sun 16/06/2019

The Starry Messenger, Wyndham's Theatre review - Matthew Broderick gets all cosmic | reviews, news & interviews

The Starry Messenger, Wyndham's Theatre review - Matthew Broderick gets all cosmic

The Starry Messenger, Wyndham's Theatre review - Matthew Broderick gets all cosmic

Kenneth Lonergan's Off Broadway play trades heavily on deadpan as it crosses the pond

Lost in the stars: Matthew Broderick and Elizabeth McGovern in 'The Starry Messenger'Marc Brenner

A small-scale Off Broadway venture late in 2009, The Starry Messenger has arrived in London to mark the belated British stage debut of Matthew Broderick, the movie name much-loved on the New York stage. Reuniting the two-time Tony-winner with his lifelong chum Kenneth Lonergan, who since this play's premiere has become an A-list Oscar-winner, Sam Yates's production is equal parts intriguing and irritating, and Broderick's singular theatrical deadpan may alienate as many people as it attracts. 

It may not help this play's cause that Lonergan has been represented in successive Broadway seasons with revivals of three earlier works of his, all of them superior to this and each one served up in deeply empathic productions that ensured the plays' longevity. (The now-closed revival of his Waverly Gallery, starring the astonishing Elaine May, was one of the glories of this past Broadway season.) The Starry Messenger, to be sure, has its moments, and you certainly clock the Chekhovian pulse beating beneath a play that contains specific echoes of both Uncle Vanya and Three Sisters. But too much of it simply isn't credible on a plot level alone, and Broderick and a highly variable company (Elizabeth McGovern included) don't entirely skate over the fissures in the writing, charming though the players at times are. Rosalind Eleazar in 'The Starry Messenger'The actor's signature delivery (vaguely affectless yet landing the laughs) is evident from his opening syllables: Broderick here plays Mark Williams, an indrawn 52-year-old astronomy teacher bothered in the classroom by pesky students who are inclined to give their teacher grades and at home by an (unseen) son with whom he argues down the stairwell. So it's perhaps not too surprising when the very-married Mark drifts into an affair with a younger Latina woman, Angela (the winning Rosalind Eleazar, pictured above), who has a son of her own and whose nursing duties find her tending to an ailing cancer patient (Jim Norton, below) whose daughter (Sinead Matthews) is very much an emotional loose cannon.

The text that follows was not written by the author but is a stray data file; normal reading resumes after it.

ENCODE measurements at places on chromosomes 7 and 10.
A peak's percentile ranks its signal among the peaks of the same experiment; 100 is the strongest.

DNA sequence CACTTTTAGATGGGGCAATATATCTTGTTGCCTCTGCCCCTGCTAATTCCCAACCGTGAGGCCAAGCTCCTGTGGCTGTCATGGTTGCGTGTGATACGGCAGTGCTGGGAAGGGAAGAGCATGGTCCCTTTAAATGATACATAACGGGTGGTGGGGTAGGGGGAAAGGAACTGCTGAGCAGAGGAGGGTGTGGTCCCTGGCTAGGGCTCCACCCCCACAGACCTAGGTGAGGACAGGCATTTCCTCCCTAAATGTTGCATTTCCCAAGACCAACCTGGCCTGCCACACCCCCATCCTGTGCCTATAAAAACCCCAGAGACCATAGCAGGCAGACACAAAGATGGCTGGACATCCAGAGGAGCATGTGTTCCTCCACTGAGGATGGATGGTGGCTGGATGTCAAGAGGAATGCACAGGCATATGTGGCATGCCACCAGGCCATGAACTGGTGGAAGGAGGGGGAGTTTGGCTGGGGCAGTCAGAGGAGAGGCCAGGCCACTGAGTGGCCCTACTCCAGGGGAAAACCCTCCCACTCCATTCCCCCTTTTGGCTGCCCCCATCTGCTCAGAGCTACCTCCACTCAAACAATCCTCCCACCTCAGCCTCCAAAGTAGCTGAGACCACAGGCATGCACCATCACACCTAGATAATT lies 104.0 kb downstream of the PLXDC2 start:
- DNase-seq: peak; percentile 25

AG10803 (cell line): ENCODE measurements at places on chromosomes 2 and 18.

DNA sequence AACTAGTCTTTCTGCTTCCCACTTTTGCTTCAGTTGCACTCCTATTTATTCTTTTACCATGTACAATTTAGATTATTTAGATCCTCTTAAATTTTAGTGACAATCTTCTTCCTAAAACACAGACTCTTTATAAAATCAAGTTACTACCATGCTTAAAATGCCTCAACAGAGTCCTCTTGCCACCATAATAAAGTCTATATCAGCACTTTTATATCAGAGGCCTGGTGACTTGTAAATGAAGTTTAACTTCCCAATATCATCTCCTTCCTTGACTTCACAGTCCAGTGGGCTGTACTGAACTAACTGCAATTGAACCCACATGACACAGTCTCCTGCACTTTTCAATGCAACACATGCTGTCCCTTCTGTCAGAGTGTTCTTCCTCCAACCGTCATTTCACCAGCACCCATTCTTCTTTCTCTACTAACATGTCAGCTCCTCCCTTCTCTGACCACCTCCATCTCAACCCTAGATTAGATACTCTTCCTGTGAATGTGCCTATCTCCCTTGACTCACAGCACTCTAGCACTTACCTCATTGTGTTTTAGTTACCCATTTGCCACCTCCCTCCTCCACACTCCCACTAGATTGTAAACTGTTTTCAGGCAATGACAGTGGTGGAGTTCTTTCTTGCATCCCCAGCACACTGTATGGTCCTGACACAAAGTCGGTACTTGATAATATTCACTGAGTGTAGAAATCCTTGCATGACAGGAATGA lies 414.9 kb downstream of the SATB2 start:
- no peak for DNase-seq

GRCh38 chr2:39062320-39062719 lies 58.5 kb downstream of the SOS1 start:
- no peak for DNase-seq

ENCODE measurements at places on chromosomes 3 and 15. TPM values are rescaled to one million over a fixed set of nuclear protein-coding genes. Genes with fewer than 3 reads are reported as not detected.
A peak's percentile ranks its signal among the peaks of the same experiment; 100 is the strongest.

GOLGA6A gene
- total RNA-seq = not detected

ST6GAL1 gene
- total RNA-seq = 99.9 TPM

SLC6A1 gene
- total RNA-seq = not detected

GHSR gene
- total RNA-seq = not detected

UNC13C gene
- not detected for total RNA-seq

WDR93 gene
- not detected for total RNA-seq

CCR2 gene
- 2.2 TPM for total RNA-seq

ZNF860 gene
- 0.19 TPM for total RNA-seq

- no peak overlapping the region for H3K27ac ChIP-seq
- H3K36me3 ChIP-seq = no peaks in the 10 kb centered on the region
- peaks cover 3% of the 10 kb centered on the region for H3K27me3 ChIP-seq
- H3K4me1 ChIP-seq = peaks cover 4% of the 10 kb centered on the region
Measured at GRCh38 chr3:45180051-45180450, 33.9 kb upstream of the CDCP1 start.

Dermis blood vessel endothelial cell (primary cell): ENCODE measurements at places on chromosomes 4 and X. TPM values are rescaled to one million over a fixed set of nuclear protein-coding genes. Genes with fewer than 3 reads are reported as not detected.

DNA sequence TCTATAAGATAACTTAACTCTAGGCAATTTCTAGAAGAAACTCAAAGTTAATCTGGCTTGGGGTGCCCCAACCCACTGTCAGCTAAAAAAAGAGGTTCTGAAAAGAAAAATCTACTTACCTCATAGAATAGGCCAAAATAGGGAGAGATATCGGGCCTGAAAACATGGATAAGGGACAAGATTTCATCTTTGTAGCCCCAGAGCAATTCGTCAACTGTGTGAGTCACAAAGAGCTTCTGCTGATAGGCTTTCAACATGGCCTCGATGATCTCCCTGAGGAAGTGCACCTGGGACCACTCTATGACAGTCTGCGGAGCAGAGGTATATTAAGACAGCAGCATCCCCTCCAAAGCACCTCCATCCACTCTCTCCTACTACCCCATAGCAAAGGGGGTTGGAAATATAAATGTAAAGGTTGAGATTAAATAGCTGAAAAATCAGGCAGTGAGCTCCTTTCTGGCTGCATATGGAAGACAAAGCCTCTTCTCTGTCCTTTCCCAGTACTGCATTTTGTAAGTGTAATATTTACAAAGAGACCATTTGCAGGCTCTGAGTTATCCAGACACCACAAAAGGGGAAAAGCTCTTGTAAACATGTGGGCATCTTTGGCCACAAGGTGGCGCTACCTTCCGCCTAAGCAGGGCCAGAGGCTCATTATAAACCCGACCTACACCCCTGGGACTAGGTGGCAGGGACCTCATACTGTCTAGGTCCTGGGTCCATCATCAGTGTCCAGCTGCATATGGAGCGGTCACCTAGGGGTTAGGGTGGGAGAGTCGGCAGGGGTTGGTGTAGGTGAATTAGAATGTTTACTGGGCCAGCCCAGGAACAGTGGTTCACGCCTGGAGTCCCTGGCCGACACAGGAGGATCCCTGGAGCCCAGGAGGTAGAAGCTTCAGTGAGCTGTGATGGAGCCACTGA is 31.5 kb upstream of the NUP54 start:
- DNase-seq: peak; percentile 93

You clock at once the multiple narratives that Lonergan, Chekhov-style, lays before us and the way in which they weave around issues of domestic happiness, or not; the bond between parents and children (Matthews's character seems most at ease with her father when he is ill, less so when he gets better); and matters of mortality that lead Mark towards ruminations on the galaxies the way the Prozorov sisters might dream of a brighter world to come. ("It won't always be like this," Mark remarks to Angela in a line worthy of Three Sisters.) 

Jim Norton in 'The Starry Messenger'But if the ruminative contours of the play are immensely affecting, the specifics give pause for thought. It's difficult to tell just what in the emotionally cramped, clotted Mark makes Angela want to embark upon an affair that comes with more than a whiff of authorial wish-fulfilment: yet another older man/younger woman scenario that takes place because, well, it can. On the academic front, it's more than a little puzzling that these adult students enrolled upon a course in which they are not in any way graded or assessed wouldn't just leave if they found the instruction wanting. Relying upon two of the students for running gags seems a cheap ploy, however welcome it is to see Jenny Galloway and Sid Sagar  two terrific performers -– among the ensemble.

McGovern gets co-starring billing in a supporting role as Mark's (underwritten) wife, Anne, who exists mostly to argue with her husband about sleeping arrangements for various guests and seemingly to accept a philandering husband who comments in triumph at the end that he has "everything"  an assessment you assume on some level to be ironic but doesn't appear to be here. Silver-haired but possessed of an eternal boyishness that abets this portrait of a man adrift in a world larger than he is, Broderick has a unique gift for giving the impression that he stands outside the very role he is inhabiting until such moments as he connects with genuine force. The Starry Messenger may be a bit of a curate's egg, but when it comes to leading men there really isn't anyone quite like this one.

You assume the final assessment on some level to be ironic but it doesn't appear to be here

rating

Editor Rating: 
3
Average: 3 (1 vote)

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